Wilmington lies just south of the busy A27 Eastbourne to Lewes road.
The name is recorded in the Domesday Book as Wineltone .
The village has been occupied from pre Saxon times as burial barrows have
been found on the Downs above the village on windover hill.
Earl Godwin the father of Harold II (who was killed in 1066 by
William the Conqueror) owned all the land in this area, and Wilmington
is included in his holding.
In the late 1100's a Priory was built at Wilmington by the Abbot of
Grestein from Honfleur in France. The church was constructed slightly
later for the local peasants to use.
On the downs lies a figure of a man, he is 226ft high is cut in chalk and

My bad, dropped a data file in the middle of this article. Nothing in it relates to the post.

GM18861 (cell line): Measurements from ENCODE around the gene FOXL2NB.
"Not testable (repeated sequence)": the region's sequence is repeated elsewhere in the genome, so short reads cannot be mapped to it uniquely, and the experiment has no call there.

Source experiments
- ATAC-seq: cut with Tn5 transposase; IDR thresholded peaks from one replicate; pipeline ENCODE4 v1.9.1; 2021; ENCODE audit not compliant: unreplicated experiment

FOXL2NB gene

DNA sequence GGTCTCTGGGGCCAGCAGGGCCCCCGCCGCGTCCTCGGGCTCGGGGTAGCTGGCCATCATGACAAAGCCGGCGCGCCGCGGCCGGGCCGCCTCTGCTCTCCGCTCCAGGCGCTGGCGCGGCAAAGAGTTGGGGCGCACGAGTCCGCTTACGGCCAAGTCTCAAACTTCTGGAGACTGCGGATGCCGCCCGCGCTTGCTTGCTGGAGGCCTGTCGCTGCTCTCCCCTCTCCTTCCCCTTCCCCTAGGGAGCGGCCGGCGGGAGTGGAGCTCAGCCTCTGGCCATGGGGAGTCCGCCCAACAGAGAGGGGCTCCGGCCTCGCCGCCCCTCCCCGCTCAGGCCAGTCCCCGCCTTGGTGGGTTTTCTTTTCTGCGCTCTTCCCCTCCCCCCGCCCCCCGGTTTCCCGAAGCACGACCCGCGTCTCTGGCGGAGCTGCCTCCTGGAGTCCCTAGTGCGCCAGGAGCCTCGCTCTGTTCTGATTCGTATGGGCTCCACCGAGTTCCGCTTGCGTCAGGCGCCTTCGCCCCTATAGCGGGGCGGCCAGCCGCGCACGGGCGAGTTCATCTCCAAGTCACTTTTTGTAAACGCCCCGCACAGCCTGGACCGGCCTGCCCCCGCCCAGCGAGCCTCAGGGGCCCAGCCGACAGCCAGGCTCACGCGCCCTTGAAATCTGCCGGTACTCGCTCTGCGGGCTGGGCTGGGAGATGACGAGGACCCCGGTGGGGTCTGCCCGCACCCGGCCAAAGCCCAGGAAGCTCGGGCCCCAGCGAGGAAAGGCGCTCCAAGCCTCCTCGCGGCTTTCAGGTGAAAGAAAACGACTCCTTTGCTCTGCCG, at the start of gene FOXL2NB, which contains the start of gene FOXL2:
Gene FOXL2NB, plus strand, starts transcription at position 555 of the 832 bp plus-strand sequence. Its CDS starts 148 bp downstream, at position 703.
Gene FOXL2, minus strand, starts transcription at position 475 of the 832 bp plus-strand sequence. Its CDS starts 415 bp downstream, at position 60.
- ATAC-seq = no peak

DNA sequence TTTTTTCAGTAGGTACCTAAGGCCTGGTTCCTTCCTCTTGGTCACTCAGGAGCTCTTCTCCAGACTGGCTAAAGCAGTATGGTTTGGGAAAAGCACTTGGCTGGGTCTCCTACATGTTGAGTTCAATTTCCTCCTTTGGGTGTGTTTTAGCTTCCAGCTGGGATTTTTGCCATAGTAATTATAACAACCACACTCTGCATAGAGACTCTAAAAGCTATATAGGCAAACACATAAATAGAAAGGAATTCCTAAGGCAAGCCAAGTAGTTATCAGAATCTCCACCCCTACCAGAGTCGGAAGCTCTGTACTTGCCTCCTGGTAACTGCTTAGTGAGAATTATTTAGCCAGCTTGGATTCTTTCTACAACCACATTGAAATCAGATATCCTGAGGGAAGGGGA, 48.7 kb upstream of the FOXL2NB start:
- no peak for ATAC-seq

outlined with white bricks. It is believed that he existed before the
Saxons , however no one has proof of his age, he is known as
' The Long Man of Wilmington '.
Wilmington has a few local services including a Public House/Restaurant
to provide nourishment to the visitors.
The major shopping centre of Eastbourne lies about 5 miles to the east
with Lewes about 8 miles west.
The A27 is close to the village, and trains can be caught at nearby Berwick .
Wilmington lies on the northern edge of the South Downs along with a
number of other villages just south of the main A27 Eastbourne to Lewes
The church and some of the Priory still exist and within the churchyard
sits an old Yew tree which is felt to be over 2000 years old. Its age
is starting to show, as it needs wooden poles to hold its branches up.
The major attraction of the village is 'The Long Man' a chalk figure which
sits on the downs above the village, this is accessible by parking in
the Car Park near the church and walking up the hill.